Turning impossibilities into reality - India's show at Asian Para Games highlights changing sporting ecosystem
The 111 medals won by Indian para-athletes at the Asian Para Games show India's rise in the domain of sports. But this is not just a number - each medal is a distinctive noteworthy life story.
At the recently concluded Asian Para Games, some exceptional Indian athletes won a staggering 111 medals. This is not just a number - each medal is a distinctive noteworthy life story.
The 309-member Indian contingent this year, comprising 196 men and 113 women, competed in 17 sports out of 22 and won medals in 12 sports. Coming to how the numbers signify the changing ecosystem of sports in the country, this is up from 190 athletes in 13 sports in the previous edition held in 2018. India also made its first appearance in blind football, rowing, lawn bowls, canoeing, and taekwondo. The percentage of women participants in the contingent has risen by 10 per cent from the last edition.
Not only that more Indian para-athletes making their marks in more sports, but the Asian Para Games showed how gender parity is also part of the growth story of Indian sports.
The para-athletes at the Asian Para Games won four more medals than India's able-bodied athletes in the Asian Games. This was truly a remarkable feat in a highly populous country that has a long road ahead to becoming a disability-friendly country. Breaching the 100-medal mark in just the fourth edition of the Asian Para Games is a huge deal for the country as well as the 309 representatives, their allies and the section of society with disabilities in search of dignified lives.
Their lives and the lives of people around them were improved by sport, but the risks they take in the hopes of winning are unsettling, as are the disability and related stigma they had to overcome. Federations, sports authorities and corporations have all come forward to support and uplift para-sports over the years, removing a few challenges in their route to sporting glory.
Stories of power para-sports couple Manish Kaurav and Prachi Yadav, who won medals in the fairly unknown sport of Para-Canoeing in their debut appearance, and 16-year-old Sheetal Devi, an armless archer from Jammu and Kashmir, demonstrated that accessibility, interest, and backing of sports across gender, even in the remotest of areas and unheard-of sports, is becoming significantly better.
India at Asian Para Games: An Overview
India had sent 109 representatives to the first Para Asian Games. The number fell by 22 to 87 in the 2014 edition before it rose to 190 in 2018 and 309 in this edition. Of these 309, more than a third returned with medals. At the 2018 edition, India had clinched 72 medals in 9 sports.
India ranked 5th in the medal tally this time with 29 golds, 31 silver, and 51 bronze, the number of gold medals having almost doubled from the previous edition.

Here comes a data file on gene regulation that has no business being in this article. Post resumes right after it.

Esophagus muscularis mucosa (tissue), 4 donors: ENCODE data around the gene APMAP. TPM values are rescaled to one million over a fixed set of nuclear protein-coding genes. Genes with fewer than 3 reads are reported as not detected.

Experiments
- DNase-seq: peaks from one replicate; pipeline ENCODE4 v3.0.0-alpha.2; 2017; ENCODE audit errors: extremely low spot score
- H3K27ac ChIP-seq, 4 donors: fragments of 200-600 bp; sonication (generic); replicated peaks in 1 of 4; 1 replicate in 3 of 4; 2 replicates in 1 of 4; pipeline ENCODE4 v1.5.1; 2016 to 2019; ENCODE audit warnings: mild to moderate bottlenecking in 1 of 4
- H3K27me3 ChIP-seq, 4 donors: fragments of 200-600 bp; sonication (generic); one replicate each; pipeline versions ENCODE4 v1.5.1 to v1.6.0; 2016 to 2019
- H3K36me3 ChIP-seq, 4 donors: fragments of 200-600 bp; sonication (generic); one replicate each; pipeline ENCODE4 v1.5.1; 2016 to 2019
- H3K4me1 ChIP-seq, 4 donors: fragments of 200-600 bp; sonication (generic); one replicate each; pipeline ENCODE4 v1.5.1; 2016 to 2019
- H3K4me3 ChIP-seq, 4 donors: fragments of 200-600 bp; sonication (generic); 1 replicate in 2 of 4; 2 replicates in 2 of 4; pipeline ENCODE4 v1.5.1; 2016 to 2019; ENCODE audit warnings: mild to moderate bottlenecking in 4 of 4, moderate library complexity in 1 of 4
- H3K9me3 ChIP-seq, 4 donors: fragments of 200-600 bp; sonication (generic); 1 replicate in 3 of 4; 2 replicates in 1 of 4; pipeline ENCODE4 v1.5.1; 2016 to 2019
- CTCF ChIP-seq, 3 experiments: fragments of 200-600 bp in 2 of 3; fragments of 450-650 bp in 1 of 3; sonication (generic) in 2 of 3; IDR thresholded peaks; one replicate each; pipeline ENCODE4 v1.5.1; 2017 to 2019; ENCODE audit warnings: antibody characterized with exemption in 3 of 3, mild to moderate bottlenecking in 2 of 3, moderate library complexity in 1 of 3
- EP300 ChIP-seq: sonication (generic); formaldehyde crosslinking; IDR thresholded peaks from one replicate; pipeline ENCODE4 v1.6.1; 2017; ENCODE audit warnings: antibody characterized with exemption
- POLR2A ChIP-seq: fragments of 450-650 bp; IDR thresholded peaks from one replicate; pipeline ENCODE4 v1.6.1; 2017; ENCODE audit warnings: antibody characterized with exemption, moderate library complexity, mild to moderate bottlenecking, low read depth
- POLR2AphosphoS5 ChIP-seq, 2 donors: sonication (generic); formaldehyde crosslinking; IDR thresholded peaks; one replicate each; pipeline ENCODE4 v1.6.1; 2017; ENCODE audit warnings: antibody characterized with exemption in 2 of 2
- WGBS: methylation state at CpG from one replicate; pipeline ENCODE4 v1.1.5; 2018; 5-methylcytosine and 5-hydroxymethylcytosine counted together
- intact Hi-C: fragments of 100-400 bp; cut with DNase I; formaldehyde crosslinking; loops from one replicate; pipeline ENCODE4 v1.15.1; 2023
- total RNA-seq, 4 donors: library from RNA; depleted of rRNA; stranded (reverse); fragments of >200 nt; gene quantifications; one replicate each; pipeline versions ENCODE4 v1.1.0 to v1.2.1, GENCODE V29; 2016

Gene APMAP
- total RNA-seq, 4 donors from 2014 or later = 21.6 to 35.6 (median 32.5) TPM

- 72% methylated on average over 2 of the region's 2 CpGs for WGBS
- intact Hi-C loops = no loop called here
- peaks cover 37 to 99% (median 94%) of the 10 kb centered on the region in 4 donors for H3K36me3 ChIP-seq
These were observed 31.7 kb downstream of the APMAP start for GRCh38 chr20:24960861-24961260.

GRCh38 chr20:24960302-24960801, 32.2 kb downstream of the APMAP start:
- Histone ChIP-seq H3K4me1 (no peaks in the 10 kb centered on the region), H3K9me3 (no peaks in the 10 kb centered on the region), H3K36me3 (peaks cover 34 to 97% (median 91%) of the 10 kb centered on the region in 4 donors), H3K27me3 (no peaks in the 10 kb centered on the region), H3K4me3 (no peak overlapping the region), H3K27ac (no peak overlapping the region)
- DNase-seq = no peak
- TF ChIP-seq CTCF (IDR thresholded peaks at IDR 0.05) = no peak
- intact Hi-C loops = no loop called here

There are surprisingly 26 multiple medalists at this edition - Ankur Dhama won the gold medal in both the T11 5000m and the men's T11 1500m events, making history as the first Indian to win two gold medals in a single Asian Para Games competition. Then there is an inspiring archer, Sheetal Devi, who scripted a similar feat, adding a silver to her two gold medals.
In the spectacle of performance, not only were medals won by the Indian para-athletes, but also world records were broken and made by them.
With the unprecedented rise of the javelin throw, Indian throwers, just like their able-bodied counterparts at the Asian Games, displayed their mastery. Breaking a world record has become a habit of sorts for them.
Reigning Paralympics champion Sumit Antil won gold in the javelin throw F64 event with a 73.29m throw while Sundar Singh Gurjar also set the world record in the javelin throw F46 event with a 68.60m effort. Neeraj Yadav clinched a gold medal in the men's javelin throw F55 event, setting a Games record of 33.69m. Then, Men's Javelin Throw F46 saw a clean sweep, with Sundar Singh Gurjar winning gold, as Rinku Hooda and Ajeet Singh bagged the silver and bronze medals.
India displayed sheer dominance by clean sweeping four events, three in para-athletics - Men's Club throw F51, Men's Discus Throw F54/55/56, and Men's Javelin Throw F46, and the last one in Men's Individual Rapid VI-B1 Chess.
Sheetal Devi, the first female archer without arms to compete internationally, who just wished to wear bangles, defied all the conventional methods and scripted history by winning double gold at a single edition of the Asian Para Games. Sheetal won a total of three medals, gold in women's individual, gold in the compound mixed team event, and women's doubles silver.
Suyash Jadhav secured India’s first and only medal in swimming, a bronze in the men’s 50m butterfly S7 event with a timing of 32.22 seconds. A Paralympic quota was a sigh of relief for him after a disappointing show at the previous edition Paralympic.
Two-time world champion Pramod Bhagat continues to be the greatest para-badminton player in Indian history. The current Paralympic champion and defending Asian champion defeated fellow Indian Nitesh Kumar to win the event.
And the one who never disappoints, with an Asian record of 249.6 to win the gold medal, the Paralympic champion Avani Lekhara now has won an Asian medal in her collection of accomplishments.
The extravaganza put up by the Indian contingents at both the Asian Para Games and the Asian Games is unprecedented and justifies the exponential growth of the sport in all domains, categories, and spheres in the country. Even if there are question marks whether India is capable of hosting an event of the scale of the Olympics, the country's rising sporting trajectory shows huge leaps have been made.